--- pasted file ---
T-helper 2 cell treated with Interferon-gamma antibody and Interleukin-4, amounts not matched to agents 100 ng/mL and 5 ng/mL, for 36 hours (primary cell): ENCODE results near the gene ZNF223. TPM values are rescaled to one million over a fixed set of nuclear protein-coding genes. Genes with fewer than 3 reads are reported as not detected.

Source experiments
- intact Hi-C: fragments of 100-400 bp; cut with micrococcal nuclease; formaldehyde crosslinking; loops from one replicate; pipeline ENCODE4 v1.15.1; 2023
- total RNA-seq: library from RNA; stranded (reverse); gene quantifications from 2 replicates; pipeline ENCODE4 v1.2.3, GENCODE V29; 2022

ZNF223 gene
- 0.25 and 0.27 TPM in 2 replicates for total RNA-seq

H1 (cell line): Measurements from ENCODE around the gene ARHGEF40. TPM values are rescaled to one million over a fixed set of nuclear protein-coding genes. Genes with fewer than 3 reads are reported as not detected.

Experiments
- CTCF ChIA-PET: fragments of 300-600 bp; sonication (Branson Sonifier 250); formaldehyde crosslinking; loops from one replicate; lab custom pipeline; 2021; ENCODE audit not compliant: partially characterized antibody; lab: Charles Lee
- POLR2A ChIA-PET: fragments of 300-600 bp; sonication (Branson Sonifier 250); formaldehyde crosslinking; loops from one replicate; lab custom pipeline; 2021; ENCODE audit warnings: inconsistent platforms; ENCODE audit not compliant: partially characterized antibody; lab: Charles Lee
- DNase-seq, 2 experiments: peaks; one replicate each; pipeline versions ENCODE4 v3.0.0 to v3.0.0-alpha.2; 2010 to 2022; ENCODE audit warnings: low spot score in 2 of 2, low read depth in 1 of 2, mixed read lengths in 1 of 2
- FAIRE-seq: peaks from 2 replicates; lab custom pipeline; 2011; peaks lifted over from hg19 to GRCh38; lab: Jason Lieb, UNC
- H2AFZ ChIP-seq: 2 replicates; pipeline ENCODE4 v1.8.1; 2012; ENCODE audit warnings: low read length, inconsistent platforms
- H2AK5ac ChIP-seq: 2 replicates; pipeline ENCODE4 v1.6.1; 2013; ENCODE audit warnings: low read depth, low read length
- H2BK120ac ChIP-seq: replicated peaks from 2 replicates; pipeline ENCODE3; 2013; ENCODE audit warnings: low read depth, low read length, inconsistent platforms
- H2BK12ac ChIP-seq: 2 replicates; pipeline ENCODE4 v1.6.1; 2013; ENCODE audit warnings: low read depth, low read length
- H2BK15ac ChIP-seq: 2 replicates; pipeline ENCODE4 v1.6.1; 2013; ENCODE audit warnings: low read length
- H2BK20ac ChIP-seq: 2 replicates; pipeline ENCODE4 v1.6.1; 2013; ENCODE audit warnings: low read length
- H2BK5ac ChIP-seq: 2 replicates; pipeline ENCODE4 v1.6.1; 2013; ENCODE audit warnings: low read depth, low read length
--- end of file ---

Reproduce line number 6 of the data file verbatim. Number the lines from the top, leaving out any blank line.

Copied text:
- 0.25 and 0.27 TPM in 2 replicates for total RNA-seq